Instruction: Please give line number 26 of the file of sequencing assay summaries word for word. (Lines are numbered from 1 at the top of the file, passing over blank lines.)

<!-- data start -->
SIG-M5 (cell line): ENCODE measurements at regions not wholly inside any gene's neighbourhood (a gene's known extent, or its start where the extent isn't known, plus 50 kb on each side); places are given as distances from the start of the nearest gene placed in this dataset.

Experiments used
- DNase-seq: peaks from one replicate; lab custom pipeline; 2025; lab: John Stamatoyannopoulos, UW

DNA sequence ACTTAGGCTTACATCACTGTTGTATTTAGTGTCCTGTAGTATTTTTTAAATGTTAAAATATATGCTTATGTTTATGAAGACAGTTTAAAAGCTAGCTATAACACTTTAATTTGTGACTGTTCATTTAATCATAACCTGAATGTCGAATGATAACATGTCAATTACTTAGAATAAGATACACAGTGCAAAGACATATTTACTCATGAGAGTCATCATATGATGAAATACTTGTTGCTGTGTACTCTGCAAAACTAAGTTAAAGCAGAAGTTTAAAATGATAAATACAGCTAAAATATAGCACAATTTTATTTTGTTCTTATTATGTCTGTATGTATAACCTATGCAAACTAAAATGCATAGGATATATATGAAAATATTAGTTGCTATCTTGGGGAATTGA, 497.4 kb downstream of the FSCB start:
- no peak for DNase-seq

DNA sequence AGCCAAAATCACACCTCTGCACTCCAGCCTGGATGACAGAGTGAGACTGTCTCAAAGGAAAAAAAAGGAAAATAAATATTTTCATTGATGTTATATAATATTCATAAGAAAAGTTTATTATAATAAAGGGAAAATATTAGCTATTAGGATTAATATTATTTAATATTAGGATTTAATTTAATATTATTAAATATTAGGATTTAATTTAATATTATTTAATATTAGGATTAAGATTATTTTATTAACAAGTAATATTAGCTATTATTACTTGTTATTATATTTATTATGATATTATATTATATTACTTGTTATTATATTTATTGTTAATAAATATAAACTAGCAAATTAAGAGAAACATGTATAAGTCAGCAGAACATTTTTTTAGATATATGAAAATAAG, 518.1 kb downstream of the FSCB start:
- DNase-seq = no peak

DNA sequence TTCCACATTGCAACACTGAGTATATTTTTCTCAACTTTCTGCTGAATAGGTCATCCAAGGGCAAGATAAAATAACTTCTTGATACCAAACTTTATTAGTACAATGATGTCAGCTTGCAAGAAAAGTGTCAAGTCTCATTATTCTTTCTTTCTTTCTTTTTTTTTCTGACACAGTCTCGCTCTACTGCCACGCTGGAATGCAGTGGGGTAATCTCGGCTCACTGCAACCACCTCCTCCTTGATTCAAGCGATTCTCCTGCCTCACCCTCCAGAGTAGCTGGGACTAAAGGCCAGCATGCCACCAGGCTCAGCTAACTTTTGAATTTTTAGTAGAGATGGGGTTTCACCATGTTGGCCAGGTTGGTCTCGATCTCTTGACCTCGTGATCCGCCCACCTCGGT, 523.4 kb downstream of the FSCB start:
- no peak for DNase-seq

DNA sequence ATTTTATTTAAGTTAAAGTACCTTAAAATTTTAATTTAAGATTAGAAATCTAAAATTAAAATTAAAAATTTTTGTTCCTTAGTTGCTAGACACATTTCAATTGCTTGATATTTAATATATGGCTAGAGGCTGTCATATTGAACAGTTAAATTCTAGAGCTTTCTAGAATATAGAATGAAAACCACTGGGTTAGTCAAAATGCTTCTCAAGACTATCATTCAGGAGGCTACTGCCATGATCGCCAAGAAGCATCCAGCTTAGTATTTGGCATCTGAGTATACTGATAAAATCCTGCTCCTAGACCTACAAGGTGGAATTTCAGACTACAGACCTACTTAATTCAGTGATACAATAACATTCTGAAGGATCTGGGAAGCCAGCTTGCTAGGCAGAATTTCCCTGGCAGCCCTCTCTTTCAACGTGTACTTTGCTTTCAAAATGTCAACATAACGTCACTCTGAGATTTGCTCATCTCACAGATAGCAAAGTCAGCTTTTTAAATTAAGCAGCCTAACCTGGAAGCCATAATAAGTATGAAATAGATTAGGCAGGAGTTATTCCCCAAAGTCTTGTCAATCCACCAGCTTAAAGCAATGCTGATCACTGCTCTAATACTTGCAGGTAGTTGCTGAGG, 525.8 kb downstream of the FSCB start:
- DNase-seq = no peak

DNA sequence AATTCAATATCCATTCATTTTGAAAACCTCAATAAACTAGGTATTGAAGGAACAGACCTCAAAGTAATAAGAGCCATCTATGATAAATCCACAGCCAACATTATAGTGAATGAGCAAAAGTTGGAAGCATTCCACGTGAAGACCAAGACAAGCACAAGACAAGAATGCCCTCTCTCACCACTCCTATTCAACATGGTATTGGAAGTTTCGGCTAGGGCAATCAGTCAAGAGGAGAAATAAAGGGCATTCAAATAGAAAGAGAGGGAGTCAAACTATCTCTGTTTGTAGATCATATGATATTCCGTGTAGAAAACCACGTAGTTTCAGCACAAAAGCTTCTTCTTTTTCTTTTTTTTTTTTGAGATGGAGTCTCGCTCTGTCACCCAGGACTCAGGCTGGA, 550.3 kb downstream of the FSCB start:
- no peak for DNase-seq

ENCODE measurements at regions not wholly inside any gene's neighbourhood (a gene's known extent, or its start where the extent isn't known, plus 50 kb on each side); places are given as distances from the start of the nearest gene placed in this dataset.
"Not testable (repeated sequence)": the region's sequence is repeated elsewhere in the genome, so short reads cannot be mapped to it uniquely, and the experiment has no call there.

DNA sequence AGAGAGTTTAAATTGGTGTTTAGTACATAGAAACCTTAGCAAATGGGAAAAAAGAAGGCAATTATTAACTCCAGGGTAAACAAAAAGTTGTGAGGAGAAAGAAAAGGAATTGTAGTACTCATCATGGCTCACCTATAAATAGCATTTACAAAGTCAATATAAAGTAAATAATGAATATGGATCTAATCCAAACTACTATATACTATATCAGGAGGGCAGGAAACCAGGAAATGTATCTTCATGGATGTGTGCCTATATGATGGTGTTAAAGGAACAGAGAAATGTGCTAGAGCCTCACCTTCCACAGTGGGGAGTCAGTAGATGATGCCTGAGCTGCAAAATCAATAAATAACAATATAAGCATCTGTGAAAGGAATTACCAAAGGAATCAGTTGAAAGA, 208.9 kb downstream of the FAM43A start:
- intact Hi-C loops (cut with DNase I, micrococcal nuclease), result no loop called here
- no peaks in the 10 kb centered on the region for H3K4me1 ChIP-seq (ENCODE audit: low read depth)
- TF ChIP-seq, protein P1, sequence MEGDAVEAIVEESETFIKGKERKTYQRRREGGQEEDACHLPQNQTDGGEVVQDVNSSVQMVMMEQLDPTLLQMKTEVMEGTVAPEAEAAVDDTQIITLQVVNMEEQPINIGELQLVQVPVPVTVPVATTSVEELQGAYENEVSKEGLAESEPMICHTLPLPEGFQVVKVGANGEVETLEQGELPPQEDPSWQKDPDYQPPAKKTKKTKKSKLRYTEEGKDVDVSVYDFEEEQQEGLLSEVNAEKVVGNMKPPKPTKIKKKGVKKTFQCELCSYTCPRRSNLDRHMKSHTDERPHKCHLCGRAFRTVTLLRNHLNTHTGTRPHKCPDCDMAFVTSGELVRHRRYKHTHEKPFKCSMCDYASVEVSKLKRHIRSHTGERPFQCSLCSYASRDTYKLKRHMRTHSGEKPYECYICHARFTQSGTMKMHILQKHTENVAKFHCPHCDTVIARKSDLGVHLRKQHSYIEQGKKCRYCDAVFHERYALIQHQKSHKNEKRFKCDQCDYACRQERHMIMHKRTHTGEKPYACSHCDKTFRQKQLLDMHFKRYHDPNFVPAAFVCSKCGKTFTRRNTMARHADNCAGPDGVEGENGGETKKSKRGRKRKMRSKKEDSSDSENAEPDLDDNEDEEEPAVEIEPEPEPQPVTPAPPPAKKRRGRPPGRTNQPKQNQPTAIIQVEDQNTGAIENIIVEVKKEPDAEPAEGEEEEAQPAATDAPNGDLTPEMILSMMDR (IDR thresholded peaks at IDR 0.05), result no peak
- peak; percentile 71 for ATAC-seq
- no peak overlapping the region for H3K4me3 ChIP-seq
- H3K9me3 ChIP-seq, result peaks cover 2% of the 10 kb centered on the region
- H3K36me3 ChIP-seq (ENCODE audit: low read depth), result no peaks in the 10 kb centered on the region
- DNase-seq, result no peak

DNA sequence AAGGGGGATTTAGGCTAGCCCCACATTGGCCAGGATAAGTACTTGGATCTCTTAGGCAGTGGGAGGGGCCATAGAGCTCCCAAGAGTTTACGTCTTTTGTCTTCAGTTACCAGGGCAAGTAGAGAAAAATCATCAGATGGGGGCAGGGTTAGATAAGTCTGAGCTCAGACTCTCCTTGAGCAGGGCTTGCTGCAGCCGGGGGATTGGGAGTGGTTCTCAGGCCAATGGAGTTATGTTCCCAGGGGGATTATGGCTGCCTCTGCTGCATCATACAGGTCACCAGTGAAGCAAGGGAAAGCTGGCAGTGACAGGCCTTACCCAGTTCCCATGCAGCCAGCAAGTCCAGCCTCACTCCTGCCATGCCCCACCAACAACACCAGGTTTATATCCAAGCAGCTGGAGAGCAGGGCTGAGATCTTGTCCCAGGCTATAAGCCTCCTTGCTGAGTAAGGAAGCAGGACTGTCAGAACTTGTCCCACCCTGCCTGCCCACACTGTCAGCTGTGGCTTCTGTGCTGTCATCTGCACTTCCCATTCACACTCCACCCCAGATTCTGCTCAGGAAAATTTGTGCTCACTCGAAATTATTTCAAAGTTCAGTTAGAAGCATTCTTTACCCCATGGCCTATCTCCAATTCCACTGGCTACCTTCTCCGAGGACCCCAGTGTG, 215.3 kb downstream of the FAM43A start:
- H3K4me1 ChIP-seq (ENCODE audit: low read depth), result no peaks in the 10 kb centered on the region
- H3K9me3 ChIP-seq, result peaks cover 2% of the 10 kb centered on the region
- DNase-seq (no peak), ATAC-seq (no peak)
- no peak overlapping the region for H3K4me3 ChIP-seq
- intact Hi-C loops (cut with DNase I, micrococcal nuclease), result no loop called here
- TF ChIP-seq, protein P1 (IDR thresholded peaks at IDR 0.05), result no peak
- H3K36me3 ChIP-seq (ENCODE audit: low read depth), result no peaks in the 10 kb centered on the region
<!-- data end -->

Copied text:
- H3K4me1 ChIP-seq (ENCODE audit: low read depth), result no peaks in the 10 kb centered on the region